Hurricane Ike further damages Texas’ fragile coastal ecosystemBy Randy Lee Loftis
September 17, 2008; The Dallas Morning News
Hurricane Ike caused massive damage to Texas’ coastal ecosystem that could take a generation to heal.
It was a violent dose of nature to a coast already hammered by decades of pollution, population growth and habitat loss. As scientists and land managers start to assess the storm’s impacts on beaches, dunes and marshes, they are seeing signs of present damage and future worries.
"The impacts are going to be phenomenal," said Jim Sutherlin, superintendent of the Texas Parks and Wildlife Department’s 24,250-acre J.D. Murphree Wildlife Management Area, near Port Arthur. "We’re going to take the critters that crawl or walk, and for the full stretch of the coastal zone that got the full impact of the coastal flood, they’re just eliminated."
Although big storms are a natural part of any coastline’s life story, the upper Gulf Coast of Texas was already under stress from many sources.
Coastal development and subsidence – a drop in the land’s surface level as petroleum and groundwater are pumped out – have degraded large areas of marsh. Excessive organic material in coastal waters creates a summertime "dead zone" of almost no oxygen in the upper Texas gulf.
And today’s idea of a normal Texas coast could change dramatically in a future with higher sea levels from global warming. Earlier this month, scientists from three American universities concluded in the journal Science that a global sea level rise of 31.5 inches by the year 2100 should be the assumption. The highest conceivable rise, they estimate, is 6.5 feet.
Even the lower figure would put much of the existing Texas coastline permanently under water and would let a hurricane’s strongest force reach farther inland. With coastal development, storms and rising seas all chewing away natural defenses such as dunes and wetlands, damage from future hurricanes is likely to get worse.
"I’m sure what we’ll see [from Ike] is more evidence of what happens when we don’t maintain those natural barriers," said Larry McKinney, executive director of the Harte Research Institute for Gulf of Mexico Studies at Texas A&M University-Corpus Christi.
"A hurricane is kind of a small-scale climate-change model," Dr. McKinney said. "We really need to start pulling together a long-term plan for responding to climate change."
The Texas coast is crucial to an astonishing range of life, from fish and amphibians to the birds that stop over during migrations along the great Central Flyway from South American winter habitats to arctic nesting grounds. What happens to the dunes, estuaries and marshes along the upper Gulf Coast can be felt across the entire hemisphere for years.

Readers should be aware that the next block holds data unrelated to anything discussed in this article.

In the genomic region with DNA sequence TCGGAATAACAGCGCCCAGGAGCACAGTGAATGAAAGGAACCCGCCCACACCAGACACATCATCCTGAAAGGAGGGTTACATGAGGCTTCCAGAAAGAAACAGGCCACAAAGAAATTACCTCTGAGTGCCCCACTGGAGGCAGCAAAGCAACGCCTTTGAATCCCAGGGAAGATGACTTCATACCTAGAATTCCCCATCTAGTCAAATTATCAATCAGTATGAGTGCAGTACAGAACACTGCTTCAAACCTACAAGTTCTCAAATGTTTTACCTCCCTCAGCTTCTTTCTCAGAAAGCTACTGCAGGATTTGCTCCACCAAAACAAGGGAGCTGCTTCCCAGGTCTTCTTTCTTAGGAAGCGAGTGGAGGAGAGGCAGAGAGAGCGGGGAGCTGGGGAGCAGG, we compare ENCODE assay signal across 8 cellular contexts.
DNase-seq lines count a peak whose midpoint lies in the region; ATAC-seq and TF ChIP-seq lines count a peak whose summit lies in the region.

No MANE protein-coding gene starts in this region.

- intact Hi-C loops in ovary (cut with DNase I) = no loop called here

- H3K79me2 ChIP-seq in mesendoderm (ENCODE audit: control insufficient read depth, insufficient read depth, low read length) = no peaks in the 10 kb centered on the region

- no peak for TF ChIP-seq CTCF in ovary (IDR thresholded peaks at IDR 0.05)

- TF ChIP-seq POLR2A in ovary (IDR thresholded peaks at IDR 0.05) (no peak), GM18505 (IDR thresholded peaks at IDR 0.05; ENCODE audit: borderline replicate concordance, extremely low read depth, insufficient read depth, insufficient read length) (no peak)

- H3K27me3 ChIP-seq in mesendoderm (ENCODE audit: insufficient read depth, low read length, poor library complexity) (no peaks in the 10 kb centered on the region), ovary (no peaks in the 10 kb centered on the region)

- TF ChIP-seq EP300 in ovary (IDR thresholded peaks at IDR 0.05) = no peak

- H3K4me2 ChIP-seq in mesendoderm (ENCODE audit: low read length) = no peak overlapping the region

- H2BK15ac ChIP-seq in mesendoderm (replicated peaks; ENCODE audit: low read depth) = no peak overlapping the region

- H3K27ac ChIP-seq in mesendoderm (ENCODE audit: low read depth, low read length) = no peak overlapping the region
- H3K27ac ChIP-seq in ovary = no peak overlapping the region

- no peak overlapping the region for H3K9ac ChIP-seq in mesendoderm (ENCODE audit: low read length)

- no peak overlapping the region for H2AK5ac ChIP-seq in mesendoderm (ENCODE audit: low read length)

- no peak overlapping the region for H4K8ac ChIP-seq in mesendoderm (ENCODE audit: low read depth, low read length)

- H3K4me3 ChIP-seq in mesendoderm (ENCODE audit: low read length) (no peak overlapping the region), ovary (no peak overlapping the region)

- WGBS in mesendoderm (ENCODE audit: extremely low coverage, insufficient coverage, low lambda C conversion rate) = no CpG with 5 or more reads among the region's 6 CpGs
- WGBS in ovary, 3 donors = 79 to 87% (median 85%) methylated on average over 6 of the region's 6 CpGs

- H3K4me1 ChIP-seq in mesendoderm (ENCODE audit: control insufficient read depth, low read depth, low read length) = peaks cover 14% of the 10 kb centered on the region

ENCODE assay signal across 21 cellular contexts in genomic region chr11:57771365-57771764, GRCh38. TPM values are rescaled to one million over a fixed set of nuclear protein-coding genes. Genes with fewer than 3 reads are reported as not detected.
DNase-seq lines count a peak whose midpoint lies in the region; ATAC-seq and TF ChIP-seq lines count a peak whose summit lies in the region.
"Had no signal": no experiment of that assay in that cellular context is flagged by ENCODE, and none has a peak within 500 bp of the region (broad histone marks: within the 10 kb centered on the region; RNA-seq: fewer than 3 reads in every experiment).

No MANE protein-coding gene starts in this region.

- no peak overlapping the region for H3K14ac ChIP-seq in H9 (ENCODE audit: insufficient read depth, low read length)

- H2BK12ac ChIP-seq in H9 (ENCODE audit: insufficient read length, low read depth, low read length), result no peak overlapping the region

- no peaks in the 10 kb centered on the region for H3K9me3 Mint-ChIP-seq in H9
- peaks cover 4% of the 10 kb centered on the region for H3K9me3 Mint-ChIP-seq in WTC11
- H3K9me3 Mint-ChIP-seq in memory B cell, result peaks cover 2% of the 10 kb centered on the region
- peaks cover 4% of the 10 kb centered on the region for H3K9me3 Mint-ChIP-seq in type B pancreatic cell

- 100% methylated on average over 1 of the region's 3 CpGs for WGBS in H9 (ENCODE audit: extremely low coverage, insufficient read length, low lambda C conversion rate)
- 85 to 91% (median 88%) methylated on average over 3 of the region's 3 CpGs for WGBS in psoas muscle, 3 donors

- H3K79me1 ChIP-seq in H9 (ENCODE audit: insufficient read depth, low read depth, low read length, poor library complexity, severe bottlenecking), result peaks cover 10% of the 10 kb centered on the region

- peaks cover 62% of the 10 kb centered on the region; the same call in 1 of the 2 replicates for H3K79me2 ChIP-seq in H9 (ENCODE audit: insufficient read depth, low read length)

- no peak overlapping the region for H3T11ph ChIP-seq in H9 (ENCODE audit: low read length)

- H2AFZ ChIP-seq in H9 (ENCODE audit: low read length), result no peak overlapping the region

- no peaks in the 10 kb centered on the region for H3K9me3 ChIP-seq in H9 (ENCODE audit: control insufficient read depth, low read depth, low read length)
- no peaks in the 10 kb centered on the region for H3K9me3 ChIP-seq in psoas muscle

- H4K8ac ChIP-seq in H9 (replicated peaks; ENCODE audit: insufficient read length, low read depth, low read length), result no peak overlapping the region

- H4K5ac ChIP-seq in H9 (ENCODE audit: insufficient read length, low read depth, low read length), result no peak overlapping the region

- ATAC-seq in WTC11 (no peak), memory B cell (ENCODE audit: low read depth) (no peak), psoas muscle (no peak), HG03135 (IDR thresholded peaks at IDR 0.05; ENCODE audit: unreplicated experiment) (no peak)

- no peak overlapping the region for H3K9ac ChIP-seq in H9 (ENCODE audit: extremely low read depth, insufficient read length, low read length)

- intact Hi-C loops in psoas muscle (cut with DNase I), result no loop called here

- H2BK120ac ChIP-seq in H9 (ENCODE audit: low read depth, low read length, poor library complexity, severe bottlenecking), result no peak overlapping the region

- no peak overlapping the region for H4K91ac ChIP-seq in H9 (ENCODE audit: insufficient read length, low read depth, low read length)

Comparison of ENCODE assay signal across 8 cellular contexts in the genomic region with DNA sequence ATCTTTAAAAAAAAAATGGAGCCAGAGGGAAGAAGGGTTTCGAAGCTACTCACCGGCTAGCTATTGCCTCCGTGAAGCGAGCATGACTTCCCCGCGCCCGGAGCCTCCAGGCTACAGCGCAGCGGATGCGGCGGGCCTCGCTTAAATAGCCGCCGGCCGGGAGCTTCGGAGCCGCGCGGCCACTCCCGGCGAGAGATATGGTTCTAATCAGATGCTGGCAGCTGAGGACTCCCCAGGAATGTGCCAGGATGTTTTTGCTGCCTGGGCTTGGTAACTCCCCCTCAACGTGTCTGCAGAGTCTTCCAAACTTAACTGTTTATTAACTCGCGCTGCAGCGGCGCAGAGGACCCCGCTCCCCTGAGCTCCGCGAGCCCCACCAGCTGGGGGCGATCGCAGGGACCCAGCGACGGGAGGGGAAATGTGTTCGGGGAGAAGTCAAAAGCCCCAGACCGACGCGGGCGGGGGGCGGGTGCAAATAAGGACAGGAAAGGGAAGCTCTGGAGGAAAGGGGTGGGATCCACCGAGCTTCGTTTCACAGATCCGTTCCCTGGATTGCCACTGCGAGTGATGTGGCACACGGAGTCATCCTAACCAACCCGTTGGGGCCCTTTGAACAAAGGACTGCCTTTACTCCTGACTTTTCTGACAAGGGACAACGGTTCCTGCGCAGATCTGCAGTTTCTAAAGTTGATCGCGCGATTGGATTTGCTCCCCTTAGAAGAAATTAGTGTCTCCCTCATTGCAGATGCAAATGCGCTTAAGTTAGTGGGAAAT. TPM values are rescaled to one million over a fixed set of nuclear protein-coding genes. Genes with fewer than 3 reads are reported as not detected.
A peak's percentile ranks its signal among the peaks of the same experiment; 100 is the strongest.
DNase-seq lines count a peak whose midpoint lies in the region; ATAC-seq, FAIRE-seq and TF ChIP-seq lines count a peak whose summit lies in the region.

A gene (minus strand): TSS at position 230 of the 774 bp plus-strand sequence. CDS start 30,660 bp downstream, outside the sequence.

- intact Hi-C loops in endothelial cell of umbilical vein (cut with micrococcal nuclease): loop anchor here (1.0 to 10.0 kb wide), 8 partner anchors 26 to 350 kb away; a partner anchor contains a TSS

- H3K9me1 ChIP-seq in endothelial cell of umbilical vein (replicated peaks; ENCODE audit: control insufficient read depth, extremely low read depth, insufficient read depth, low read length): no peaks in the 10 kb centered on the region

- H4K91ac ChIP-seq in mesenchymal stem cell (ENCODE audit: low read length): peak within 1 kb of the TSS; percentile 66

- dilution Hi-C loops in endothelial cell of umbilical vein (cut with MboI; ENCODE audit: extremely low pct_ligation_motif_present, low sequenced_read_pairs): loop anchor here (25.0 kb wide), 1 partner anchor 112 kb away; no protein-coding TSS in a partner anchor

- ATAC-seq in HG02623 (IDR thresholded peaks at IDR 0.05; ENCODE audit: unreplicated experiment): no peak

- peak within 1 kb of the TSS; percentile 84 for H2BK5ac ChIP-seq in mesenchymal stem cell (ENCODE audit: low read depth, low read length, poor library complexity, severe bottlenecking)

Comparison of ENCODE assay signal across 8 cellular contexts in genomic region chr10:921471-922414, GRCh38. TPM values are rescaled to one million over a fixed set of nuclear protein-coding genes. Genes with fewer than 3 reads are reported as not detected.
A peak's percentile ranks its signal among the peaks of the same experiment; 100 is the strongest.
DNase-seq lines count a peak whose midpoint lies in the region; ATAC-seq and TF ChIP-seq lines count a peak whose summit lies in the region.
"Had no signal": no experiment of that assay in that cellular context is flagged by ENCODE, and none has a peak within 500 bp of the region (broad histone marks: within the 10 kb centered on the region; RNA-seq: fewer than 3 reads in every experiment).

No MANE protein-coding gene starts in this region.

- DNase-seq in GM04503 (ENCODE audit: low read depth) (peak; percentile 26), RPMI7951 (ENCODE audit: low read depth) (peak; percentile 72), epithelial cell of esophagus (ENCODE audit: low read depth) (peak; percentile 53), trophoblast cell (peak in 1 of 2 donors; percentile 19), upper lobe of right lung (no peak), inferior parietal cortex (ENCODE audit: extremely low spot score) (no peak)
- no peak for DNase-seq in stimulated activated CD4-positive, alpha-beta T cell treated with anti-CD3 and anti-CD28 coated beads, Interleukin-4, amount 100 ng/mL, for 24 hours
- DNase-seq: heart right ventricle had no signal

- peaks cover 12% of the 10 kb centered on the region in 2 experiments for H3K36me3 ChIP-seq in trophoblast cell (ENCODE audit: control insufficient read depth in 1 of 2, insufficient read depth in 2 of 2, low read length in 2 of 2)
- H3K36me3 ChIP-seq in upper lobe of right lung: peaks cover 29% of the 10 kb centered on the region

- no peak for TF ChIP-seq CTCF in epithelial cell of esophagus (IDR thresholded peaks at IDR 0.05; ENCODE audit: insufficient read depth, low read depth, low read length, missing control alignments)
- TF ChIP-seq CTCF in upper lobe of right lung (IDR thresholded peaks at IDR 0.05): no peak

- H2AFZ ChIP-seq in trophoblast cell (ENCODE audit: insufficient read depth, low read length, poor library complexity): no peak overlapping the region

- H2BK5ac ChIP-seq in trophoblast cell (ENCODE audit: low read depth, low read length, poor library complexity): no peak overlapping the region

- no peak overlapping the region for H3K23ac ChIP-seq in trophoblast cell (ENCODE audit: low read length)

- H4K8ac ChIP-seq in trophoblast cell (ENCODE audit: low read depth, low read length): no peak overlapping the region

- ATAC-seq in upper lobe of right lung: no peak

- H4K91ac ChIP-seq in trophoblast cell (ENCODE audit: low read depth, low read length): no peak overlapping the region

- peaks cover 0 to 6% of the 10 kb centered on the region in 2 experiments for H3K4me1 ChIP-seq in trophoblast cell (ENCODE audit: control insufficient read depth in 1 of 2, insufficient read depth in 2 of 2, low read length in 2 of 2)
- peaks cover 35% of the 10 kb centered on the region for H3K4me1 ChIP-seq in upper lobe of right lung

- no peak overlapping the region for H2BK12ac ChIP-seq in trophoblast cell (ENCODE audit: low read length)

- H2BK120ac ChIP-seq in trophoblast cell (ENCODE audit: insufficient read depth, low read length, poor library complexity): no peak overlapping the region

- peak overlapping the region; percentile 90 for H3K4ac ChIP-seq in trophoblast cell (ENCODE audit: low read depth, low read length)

Under natural conditions, coastal ecosystems adapt to the effects of hurricanes and even use them to flush out marshes and estuaries, changing water chemistry and plant communities.
Storms can restart the cycles of succession, or the natural rhythm of birth, maturity, death and rebirth in an ecosystem.
Coastal habitats also absorb storms’ energy, a lesson made real in 2005 when Hurricane Katrina rushed ashore unimpeded by the former marsh that once protected New Orleans. The long, narrow strips of sand that parallel the Texas coast and the marshes behind them attempt the same role; they aren’t called barrier islands for nothing.
Ike’s storm surge threatened to take out in a few hours the dune buildup of years, and to drown under seawater the marshes that survive on a mixture of fresh and saltwater. The death of more marshes and the loss of the natural protection they provide is a certainty, experts said.
"These marshes were not in a healthy, dynamic state to start with because of human impacts," said Mr. Sutherlin, the wildlife area superintendent. Hundreds of acres, perhaps thousands, will be lost, he added.
"Everything’s still under water," Mr. Sutherlin said. "It looks like an ocean out there."
The hurricane’s effect on the complex natural system of the Texas coast will be apparent when scientists measure water quality in the gulf. The northernmost reaches of the Texas shoreline frequently becomes a "dead zone" with extremely low oxygen levels, but a hurricane quickly restores the oxygen, said Steve DiMarco of Texas A&M’s Department of Oceanography.
Unlike the more widely publicized dead zone at the mouth of the Mississippi River, which is attributed to excessive nitrates from farming and other upriver sources, the Texas dead zone is linked to organic material of uncertain origin stirred up from coastal marshes. Sea level rise will complicate the problem.
"Over the long run, as the seawater flushes in, more organic material will get out," Dr. DiMarco said. But as to whether that will mean a bigger dead zone, "I won’t go that far."
Steps for reducing hurricane threats range from restoring marshes to keeping people away from vulnerable areas. However, with each successive storm, each census showing coastal population increasing, and each new, higher projection of sea-level rise, Texas coastal experts fear that they have fewer choices.
"We have some options, but they’re running out," said Dr. McKinney of the Harte Institute. "We need to take advantage of this disaster to learn."